Activists Warn Of Surge In Violence Against Women In North

The department dealing with the elimination of violence against the women in Balkh said Thursday that the presence of illegal armed men and local lawbreakers has hindered the implementation of law against women rights violators.

Presence of such elements (local lawbreakers and illegal armed men) in the area has resulted in the increase of violent cases such as honor killings and sexual abuse, said Fawzia Hamid, head of the department dealing with the elimination of violence against the women in Balkh.

22 cases of sexual abuse were recorded in Balkh this year which shows a 30 percent increase compared to previous year, she said.

She went on to say, “lawbreakers, illegal armed men and commanders who operate in the districts have been creating obstructions in our way, even the district police chiefs and crime investigation departments are not able to prevent the trend or refer them to the attorney generals’s office and appeal court,” she said.

Meanwhile, a number of rights activists from Balkh and Jawzhan provinces gathered in Mazar-e-Sharif city to raise their voices against the increasing level of child marriages, tortures, sexual abuse and honor killings.

Rights activists have warned against the surge in child marriages in the villages.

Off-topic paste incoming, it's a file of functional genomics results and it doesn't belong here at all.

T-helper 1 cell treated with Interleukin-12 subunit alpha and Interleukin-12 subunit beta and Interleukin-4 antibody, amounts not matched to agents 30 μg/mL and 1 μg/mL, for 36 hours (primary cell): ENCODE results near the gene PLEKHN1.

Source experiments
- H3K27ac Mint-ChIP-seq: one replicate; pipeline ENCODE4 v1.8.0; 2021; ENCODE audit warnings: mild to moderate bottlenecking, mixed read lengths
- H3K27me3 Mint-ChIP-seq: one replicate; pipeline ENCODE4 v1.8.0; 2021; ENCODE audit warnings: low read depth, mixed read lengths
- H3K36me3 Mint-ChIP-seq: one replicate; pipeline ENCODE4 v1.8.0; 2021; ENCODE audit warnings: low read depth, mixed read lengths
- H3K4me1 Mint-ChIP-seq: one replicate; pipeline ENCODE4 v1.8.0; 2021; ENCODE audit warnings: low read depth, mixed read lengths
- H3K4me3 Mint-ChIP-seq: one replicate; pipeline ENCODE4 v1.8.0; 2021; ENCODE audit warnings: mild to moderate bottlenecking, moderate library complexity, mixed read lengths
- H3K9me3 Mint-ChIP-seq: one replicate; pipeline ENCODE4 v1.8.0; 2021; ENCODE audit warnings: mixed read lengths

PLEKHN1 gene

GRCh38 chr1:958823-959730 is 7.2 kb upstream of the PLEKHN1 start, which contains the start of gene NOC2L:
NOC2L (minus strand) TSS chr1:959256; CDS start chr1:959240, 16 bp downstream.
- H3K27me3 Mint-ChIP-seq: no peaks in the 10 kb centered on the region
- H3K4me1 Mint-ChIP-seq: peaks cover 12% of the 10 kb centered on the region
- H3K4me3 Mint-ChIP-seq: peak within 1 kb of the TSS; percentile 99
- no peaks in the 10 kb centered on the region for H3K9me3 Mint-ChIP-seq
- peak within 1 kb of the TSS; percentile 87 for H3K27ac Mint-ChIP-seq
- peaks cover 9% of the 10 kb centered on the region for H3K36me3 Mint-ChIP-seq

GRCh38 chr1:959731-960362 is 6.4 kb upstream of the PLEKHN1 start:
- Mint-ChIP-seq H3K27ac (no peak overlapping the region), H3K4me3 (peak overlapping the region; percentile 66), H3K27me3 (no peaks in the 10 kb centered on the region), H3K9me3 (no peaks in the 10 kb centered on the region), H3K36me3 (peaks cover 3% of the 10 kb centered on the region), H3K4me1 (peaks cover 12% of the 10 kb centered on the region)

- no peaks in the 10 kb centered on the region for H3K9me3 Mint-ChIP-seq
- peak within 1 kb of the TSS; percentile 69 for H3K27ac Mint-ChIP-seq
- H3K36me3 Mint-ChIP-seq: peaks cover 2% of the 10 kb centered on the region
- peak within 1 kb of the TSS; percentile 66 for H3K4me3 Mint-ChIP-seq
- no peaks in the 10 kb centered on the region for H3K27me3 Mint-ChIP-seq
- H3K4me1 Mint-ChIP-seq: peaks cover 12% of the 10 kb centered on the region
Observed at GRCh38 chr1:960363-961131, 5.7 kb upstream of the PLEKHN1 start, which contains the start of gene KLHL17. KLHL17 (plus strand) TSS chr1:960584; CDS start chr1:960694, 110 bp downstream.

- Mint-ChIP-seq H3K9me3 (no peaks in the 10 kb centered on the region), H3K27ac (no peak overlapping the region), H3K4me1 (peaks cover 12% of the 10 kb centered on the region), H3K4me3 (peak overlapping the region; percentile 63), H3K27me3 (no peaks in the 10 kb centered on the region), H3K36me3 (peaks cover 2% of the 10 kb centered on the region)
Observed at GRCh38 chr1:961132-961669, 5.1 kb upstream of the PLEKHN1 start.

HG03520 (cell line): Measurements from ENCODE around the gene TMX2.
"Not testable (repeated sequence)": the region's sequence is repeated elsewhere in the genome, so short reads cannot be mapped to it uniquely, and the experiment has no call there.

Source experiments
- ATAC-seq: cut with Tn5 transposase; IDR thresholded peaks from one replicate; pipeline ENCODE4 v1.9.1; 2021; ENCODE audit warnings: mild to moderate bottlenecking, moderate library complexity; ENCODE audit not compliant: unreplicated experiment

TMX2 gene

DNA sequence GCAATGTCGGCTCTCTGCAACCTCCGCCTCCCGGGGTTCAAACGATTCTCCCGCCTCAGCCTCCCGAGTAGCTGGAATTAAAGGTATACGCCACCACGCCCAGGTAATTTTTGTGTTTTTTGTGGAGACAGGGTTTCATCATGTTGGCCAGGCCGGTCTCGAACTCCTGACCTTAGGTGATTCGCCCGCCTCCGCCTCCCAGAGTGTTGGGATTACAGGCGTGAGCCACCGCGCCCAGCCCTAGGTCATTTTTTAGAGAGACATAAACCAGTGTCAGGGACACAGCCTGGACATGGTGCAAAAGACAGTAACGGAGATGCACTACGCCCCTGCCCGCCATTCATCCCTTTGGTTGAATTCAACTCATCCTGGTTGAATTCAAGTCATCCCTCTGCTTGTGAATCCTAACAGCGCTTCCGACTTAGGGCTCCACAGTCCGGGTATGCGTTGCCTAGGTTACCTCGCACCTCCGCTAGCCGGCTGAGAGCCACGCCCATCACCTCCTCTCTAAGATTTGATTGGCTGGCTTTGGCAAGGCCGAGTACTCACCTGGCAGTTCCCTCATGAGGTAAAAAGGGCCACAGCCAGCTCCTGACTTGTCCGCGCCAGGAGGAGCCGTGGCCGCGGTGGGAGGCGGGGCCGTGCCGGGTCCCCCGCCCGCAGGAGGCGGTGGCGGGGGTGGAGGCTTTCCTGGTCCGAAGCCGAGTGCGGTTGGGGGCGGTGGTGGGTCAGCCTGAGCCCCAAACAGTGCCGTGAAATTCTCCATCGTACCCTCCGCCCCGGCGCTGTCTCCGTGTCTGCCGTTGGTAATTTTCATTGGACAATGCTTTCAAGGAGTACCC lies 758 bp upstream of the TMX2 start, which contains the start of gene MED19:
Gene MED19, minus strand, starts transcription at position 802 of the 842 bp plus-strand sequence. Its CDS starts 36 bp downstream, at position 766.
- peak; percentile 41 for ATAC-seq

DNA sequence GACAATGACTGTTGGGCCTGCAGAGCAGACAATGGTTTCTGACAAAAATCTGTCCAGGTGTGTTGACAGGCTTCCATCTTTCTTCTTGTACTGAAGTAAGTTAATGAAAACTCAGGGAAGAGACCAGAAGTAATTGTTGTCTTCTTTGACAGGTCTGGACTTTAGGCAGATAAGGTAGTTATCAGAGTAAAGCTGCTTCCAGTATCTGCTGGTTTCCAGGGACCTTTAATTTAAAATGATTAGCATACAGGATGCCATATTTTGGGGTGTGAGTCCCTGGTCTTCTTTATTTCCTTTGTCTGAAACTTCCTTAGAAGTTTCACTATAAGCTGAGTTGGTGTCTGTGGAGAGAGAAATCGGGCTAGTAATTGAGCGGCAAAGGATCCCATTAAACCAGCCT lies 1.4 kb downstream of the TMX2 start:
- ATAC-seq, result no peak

“We recorded increasing number of child marriages, forced marriages and extensive marriage expenditures in remote areas,” rights activist Suhaila told TOLOnews.

Over the past nine months, 110 cases of violence against women have been recorded in Balkh province which includes cases related to honor killings, sexual abuse, under age marriages, selling and tortures.

Reasons Behind The Surge are believed to be poverty, unemployment, security threats and impunity, say activists. They say these appear to be the main aspects of the surge in the increase in violence against the women in Balkh, Samangan, Jawozjan and Sar-e-Pul provinces.

“In the first nine months of 2014, statistics of violence were around 700 cases, but this year it is around 900 cases which shows a 20 percent increase,” Sayed Mohammad Same, head of the site office of Afghanistan Independent Human Rights Commission in Balkh said.

Despite efforts made over the last 14 years to curb the trend, rights activists say the efforts weren’t sufficient to overcome the issue.

However, the government and other relevant bodies made an effort to curb the violence, but rights groups argue that the efforts weren’t enough to wipe out the menace completely.

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